‘Focus’ Review

A caper flick David Brooks would love

I couldn’t help thinking of New York Times columnist David Brooks while watching the Will Smith caper flick Focus earlier this week.

In Focus, Nicky (Smith) is a hood with a penchant for social science, a suave criminal who understands the importance of vetting one’s marks and employing various psychological "nudges" to get them to do what you want.

We see it early on, when Nicky is teaching Jess (Margot Robbie) the tricks of the trade: a tap here to distract from a lifted wallet there, locking eyes so the victim doesn’t notice a tricksy finger. The brain can only focus on one thing at a time, we’re told, and criminals who understand how to manipulate that fact are well positioned to alleviate rubes of their belongings.

Focus is split neatly into two halves. The first takes place during a Super Bowl-like event in New Orleans, during which we see how Nicky and his crew have turned petty crime—pickpocketing and watch stealing and luggage pilfering and card sharping—into big business. It is here that Nicky and Jess fall for each other. But it is also where she sees his ability to use people, to get them to do exactly what he wants when he wants it. It is where he breaks her heart.

Three years later, Nicky has his sights set on a new scam. He’s in South America, working for Formula One owner Garriga (Rodrigo Santoro). The racecar mogul is looking to take down the competition by passing along a fake fuel efficiency formula. Nicky will be his double agent, much to the displeasure of Owens (Gerald McRaney), who doesn’t like what he sees in the con man’s eyes.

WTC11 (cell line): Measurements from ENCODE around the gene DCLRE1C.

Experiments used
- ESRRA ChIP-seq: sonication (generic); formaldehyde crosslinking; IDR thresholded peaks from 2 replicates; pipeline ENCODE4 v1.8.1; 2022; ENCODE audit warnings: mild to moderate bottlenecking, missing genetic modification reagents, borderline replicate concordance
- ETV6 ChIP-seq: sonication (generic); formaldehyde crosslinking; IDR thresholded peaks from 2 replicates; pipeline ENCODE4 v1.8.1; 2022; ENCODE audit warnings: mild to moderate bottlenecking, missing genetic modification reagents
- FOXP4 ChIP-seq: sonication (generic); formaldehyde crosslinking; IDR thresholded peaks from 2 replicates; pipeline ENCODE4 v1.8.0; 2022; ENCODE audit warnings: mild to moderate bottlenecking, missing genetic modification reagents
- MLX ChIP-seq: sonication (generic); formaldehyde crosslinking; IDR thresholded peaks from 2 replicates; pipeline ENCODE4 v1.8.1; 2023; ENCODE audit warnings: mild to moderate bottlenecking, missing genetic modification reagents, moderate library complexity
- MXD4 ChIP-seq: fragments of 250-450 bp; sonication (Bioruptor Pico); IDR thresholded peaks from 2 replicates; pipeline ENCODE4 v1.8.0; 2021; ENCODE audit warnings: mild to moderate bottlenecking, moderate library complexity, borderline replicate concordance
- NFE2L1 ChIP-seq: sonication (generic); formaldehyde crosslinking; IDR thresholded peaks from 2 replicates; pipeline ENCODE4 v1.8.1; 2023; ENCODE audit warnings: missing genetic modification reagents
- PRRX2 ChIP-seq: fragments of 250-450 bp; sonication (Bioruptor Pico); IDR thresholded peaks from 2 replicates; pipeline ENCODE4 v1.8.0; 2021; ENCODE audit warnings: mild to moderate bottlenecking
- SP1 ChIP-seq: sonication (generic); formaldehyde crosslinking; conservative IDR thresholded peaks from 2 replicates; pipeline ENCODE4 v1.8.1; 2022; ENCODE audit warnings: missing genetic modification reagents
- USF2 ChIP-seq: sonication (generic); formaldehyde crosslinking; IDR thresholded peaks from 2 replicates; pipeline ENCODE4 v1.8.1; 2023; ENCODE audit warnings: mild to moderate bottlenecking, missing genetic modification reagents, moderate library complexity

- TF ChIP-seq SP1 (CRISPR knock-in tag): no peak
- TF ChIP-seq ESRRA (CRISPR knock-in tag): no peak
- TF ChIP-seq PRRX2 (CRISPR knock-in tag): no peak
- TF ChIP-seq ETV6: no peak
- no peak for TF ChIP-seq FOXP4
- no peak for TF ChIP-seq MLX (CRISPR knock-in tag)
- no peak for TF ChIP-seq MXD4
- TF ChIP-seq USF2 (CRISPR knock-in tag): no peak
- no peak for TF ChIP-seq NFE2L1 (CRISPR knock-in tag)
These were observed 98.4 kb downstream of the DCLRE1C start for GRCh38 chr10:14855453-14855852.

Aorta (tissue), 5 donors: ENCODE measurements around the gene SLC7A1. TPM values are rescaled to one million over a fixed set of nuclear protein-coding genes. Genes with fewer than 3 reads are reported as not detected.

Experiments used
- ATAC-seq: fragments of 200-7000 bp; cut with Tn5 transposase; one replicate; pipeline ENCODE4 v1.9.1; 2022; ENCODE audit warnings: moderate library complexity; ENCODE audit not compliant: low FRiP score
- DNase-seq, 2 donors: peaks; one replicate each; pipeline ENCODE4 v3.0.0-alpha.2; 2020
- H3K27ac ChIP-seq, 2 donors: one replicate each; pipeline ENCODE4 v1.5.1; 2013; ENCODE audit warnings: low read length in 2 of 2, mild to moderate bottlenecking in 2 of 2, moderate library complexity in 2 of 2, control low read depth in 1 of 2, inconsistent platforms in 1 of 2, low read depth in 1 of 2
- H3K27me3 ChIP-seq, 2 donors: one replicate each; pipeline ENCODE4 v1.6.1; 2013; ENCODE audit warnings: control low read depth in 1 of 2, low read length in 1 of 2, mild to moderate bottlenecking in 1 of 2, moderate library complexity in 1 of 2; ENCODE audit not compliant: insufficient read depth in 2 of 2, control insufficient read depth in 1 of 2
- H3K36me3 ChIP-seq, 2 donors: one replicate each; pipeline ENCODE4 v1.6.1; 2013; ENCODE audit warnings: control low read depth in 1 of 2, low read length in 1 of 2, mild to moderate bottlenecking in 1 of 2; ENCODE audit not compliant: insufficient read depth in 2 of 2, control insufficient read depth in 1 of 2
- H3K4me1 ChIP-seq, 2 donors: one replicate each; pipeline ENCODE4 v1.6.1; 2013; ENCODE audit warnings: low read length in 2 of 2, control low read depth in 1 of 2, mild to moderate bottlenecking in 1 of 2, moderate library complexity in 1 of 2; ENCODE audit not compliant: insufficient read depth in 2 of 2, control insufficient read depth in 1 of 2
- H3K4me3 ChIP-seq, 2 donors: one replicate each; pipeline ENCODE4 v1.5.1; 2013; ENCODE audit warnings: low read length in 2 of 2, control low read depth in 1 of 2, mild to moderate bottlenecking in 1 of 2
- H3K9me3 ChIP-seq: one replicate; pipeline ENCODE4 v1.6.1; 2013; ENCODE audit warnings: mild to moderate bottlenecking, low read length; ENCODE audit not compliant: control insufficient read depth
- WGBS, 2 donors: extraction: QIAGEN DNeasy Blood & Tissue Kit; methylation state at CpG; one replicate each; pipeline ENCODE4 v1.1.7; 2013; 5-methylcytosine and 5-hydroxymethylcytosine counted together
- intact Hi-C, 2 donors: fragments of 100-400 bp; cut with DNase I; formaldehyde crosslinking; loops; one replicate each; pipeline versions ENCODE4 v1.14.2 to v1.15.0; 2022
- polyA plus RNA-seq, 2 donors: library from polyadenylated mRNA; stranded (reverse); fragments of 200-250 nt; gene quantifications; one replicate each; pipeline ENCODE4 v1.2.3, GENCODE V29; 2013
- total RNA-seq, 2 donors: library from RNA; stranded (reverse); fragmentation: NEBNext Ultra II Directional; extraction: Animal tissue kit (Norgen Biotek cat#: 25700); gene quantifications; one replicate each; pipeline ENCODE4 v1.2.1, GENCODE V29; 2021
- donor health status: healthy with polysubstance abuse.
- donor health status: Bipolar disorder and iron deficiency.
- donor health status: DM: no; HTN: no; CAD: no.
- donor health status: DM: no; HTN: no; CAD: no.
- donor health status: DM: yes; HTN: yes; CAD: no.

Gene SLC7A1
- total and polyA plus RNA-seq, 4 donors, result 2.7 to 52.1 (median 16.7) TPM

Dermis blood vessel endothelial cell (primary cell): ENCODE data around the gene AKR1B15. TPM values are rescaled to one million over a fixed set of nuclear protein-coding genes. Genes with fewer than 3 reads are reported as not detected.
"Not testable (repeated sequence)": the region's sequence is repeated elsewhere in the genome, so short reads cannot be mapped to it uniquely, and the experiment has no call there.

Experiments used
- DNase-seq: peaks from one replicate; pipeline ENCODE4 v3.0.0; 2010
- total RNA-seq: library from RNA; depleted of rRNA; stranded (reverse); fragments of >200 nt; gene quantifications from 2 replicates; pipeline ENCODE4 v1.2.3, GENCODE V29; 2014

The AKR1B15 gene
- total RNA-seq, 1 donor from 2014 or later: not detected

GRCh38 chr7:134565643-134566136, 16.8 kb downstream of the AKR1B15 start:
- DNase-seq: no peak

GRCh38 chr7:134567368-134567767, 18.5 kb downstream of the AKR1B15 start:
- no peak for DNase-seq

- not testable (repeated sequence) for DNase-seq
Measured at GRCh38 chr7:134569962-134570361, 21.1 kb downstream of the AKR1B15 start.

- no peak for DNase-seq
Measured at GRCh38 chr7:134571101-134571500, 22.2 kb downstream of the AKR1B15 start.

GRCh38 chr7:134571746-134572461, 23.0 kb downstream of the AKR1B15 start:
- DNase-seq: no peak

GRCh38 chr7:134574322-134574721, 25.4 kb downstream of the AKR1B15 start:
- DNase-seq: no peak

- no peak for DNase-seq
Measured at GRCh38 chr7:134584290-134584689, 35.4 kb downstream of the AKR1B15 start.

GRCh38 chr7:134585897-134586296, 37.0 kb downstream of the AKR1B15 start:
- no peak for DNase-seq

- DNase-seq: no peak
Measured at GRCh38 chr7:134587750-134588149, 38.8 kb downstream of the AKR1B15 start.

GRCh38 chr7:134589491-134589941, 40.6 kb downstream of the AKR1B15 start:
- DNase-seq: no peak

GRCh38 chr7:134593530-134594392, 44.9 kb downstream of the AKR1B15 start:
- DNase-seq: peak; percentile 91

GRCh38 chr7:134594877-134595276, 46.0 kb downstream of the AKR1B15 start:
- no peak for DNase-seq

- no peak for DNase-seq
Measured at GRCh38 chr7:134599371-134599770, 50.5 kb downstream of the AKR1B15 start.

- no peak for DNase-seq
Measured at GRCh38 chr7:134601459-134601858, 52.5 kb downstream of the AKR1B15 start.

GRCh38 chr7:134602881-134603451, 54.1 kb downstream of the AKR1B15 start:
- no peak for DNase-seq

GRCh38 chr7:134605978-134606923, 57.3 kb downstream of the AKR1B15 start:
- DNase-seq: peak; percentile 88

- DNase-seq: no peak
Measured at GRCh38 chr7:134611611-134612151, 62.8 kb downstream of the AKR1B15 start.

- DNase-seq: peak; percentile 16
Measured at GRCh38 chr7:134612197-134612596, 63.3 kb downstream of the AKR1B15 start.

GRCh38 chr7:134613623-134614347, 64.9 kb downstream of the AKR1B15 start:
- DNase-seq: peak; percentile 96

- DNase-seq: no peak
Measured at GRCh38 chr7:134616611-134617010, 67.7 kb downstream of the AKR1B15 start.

But just as his plan is about to get underway, the girl comes back in the picture. Nicky sees Jess at a party, draped over Garriga. They’re together. And it breaks his heart.

The best thing about Focus, as with any successful caper flick, is that you are never quite certain when the con is on and when it’s off. You’re constantly kept off balance, wondering where a scam picks up and where it ends. Lies and truth are indistinguishable. Unfortunately, the film relies a bit too much on magical coincidences—the biggest of which, Jess’ reappearance, forms the emotional core of the movie.

Will Smith remains one of the most charming actors working today. His onscreen charisma is undeniable and, like Tom Cruise, he doesn’t seem to age. He brings the same bubbly energy and the same perpetual baby-faced "aw shucks" grin to the table that he did 20 years ago. Margot Robbie, meanwhile, shows that The Wolf of Wall Street was no fluke and brings some real steam to the proceedings.

McRaney’s performance may have been my favorite, however. His evolution from Major Dad into the go-to, bad-assed, nerves-of-steel oldster—seen in Deadwood, House of Cards, and now Focus—has been a pleasure to watch.